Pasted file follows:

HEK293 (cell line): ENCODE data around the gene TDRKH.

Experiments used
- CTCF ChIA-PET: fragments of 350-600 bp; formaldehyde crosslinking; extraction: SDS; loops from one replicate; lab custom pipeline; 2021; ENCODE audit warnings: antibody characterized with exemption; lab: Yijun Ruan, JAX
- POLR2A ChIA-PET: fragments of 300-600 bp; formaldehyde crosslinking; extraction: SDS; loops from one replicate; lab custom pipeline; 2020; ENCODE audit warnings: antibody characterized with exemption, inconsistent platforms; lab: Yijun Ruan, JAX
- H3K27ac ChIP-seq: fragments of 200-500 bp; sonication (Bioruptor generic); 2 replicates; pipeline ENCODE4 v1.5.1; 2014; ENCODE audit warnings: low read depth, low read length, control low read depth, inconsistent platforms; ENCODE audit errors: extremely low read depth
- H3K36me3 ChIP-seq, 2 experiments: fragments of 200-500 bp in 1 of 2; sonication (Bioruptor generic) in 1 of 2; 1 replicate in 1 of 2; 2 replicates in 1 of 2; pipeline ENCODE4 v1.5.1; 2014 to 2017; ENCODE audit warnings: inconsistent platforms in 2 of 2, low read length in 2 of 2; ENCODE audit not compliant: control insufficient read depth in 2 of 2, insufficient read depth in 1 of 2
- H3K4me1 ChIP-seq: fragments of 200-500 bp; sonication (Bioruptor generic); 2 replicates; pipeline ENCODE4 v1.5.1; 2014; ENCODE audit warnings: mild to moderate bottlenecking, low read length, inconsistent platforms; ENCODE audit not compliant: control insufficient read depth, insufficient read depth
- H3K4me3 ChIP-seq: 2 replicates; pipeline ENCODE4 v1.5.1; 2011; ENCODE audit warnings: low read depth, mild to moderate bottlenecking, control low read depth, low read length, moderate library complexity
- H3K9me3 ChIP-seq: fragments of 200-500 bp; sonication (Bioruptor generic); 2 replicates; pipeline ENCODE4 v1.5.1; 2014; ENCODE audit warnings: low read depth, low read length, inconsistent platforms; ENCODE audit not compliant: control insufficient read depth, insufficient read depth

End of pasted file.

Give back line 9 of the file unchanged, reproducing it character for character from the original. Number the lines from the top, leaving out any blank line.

- H3K9me3 ChIP-seq: fragments of 200-500 bp; sonication (Bioruptor generic); 2 replicates; pipeline ENCODE4 v1.5.1; 2014; ENCODE audit warnings: low read depth, low read length, inconsistent platforms; ENCODE audit not compliant: control insufficient read depth, insufficient read depth